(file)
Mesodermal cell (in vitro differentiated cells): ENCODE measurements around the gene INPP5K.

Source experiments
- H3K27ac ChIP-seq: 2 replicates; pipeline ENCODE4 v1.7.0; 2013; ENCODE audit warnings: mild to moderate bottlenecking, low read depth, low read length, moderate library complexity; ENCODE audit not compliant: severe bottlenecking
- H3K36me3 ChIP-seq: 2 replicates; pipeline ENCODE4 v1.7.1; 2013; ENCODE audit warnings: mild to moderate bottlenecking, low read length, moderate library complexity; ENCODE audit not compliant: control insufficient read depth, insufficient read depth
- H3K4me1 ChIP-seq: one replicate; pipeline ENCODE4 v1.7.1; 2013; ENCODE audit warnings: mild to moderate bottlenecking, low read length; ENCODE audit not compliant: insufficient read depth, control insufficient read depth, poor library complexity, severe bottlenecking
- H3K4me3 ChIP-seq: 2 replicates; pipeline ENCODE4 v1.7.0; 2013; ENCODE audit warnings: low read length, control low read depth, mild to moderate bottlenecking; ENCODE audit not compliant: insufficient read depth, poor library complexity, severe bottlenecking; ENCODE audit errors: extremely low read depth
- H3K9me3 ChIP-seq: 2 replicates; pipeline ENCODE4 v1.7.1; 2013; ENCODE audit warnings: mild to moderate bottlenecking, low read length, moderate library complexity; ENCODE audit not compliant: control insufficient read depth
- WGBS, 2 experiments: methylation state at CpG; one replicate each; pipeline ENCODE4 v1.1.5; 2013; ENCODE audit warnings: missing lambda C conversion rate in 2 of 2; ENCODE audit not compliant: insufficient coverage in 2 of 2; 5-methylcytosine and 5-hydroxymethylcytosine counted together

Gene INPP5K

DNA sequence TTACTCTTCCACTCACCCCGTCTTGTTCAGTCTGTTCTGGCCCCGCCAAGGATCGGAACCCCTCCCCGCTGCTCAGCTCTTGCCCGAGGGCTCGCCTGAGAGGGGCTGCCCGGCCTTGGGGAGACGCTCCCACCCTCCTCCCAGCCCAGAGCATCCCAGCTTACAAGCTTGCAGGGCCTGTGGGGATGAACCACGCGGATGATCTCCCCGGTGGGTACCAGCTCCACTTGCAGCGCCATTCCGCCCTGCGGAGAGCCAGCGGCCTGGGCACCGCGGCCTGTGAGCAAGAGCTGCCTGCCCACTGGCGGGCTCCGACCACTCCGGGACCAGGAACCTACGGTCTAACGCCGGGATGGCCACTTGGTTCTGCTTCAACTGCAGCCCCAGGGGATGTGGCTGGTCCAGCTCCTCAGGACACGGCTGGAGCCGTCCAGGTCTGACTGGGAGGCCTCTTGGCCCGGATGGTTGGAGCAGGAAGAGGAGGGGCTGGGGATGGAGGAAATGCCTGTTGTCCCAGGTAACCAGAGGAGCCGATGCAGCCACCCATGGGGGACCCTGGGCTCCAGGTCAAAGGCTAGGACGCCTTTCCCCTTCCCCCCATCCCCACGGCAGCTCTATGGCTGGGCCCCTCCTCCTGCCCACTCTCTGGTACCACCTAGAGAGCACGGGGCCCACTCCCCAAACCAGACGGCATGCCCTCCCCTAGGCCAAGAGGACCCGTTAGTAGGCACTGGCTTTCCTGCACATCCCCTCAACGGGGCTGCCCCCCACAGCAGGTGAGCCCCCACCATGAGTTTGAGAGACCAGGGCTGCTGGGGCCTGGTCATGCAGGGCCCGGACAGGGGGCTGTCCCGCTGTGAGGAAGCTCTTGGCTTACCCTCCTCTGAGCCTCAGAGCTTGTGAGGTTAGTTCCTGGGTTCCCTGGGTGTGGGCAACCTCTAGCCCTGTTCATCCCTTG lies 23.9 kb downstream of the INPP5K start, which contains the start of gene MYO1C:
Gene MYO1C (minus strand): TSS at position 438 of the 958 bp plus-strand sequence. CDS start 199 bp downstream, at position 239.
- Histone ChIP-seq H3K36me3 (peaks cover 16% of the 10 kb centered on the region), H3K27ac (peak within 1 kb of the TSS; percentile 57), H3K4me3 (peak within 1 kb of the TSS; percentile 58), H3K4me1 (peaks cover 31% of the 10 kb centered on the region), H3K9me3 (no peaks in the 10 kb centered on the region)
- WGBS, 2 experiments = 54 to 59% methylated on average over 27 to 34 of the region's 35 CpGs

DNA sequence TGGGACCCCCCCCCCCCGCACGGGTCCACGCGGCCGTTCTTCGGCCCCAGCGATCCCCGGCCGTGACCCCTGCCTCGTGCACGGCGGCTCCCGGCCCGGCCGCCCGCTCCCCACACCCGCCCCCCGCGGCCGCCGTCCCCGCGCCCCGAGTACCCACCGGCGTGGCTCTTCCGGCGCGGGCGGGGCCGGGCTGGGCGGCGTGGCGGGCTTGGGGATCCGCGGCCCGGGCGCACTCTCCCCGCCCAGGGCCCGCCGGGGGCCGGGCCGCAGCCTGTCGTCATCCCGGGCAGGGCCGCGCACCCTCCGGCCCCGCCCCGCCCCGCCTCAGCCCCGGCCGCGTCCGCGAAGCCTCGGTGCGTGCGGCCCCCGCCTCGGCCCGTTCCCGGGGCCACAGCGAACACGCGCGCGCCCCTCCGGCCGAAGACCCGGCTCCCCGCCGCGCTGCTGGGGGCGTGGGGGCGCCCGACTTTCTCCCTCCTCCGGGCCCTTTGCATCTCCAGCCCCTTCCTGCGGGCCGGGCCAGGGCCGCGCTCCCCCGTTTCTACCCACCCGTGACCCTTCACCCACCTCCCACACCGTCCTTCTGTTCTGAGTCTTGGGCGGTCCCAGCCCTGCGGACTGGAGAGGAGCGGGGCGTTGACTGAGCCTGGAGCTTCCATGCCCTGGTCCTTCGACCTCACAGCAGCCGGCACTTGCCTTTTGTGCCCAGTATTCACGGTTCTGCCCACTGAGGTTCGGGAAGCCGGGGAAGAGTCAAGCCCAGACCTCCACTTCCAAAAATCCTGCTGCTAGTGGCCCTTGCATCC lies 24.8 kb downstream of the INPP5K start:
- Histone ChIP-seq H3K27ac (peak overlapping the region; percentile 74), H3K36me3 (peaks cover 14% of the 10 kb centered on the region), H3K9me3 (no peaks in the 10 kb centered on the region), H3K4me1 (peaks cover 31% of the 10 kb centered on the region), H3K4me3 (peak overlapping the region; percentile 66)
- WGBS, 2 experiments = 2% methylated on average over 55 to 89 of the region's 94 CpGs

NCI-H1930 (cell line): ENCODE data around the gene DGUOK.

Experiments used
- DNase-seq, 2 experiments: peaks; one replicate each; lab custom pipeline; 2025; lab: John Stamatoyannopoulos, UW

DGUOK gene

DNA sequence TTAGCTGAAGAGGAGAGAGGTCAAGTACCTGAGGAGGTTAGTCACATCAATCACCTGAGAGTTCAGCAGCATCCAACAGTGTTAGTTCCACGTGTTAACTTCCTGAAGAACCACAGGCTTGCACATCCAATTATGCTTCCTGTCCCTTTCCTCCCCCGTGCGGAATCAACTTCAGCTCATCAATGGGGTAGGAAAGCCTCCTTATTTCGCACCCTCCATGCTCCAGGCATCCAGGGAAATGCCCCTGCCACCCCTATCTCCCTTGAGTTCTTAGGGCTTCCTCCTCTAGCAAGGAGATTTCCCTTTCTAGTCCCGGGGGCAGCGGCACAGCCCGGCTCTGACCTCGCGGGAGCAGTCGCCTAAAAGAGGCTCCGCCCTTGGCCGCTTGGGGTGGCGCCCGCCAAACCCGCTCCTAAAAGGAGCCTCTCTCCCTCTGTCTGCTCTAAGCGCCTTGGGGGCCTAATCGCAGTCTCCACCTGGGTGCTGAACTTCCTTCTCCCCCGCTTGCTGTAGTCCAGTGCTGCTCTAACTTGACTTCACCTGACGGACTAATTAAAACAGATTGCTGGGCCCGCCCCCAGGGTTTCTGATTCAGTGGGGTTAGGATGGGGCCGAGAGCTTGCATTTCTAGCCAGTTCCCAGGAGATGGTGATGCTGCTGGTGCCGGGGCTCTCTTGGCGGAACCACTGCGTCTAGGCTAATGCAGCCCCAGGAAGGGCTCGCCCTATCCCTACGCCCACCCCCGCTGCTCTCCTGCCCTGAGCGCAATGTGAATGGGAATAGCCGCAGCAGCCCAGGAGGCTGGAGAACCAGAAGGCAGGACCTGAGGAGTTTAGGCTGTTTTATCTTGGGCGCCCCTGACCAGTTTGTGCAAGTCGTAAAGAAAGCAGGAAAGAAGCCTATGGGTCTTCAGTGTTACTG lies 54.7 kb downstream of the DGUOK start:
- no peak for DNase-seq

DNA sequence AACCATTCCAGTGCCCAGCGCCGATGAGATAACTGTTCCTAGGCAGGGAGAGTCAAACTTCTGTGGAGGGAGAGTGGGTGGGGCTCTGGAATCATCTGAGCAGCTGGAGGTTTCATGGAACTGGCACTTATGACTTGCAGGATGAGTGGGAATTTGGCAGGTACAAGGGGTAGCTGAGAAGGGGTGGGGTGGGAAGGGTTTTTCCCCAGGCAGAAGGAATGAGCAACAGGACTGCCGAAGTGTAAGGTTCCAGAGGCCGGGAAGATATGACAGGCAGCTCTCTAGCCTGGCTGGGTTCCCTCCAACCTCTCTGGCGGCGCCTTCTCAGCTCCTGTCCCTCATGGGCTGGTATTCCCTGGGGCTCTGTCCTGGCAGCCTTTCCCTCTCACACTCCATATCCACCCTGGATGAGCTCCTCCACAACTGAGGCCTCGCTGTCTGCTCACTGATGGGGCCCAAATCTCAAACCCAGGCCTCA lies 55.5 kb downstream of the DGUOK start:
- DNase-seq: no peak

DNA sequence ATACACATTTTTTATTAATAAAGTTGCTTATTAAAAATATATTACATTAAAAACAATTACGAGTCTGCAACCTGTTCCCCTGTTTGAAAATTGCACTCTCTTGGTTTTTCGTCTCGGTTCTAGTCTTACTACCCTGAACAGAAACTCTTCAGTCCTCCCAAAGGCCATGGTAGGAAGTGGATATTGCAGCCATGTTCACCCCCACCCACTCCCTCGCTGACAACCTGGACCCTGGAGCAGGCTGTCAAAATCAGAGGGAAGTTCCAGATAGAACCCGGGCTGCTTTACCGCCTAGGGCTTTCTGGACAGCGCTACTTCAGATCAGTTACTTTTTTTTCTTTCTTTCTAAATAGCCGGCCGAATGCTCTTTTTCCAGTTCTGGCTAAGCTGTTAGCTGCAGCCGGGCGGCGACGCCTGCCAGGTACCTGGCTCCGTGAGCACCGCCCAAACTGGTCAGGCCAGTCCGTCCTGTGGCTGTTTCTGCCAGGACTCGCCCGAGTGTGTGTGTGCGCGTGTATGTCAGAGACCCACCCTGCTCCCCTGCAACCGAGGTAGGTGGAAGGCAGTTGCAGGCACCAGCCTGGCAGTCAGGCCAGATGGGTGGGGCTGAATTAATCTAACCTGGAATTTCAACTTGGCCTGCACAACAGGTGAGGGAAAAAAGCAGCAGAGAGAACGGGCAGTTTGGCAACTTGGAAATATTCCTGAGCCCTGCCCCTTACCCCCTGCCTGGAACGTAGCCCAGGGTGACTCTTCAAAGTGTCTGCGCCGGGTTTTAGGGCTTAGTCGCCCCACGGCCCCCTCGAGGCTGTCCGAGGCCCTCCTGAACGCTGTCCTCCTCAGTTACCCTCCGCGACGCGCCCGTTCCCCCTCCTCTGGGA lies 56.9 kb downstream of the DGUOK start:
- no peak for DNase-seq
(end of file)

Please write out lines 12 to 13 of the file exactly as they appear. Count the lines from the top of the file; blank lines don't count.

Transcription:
- Histone ChIP-seq H3K36me3 (peaks cover 16% of the 10 kb centered on the region), H3K27ac (peak within 1 kb of the TSS; percentile 57), H3K4me3 (peak within 1 kb of the TSS; percentile 58), H3K4me1 (peaks cover 31% of the 10 kb centered on the region), H3K9me3 (no peaks in the 10 kb centered on the region)
- WGBS, 2 experiments = 54 to 59% methylated on average over 27 to 34 of the region's 35 CpGs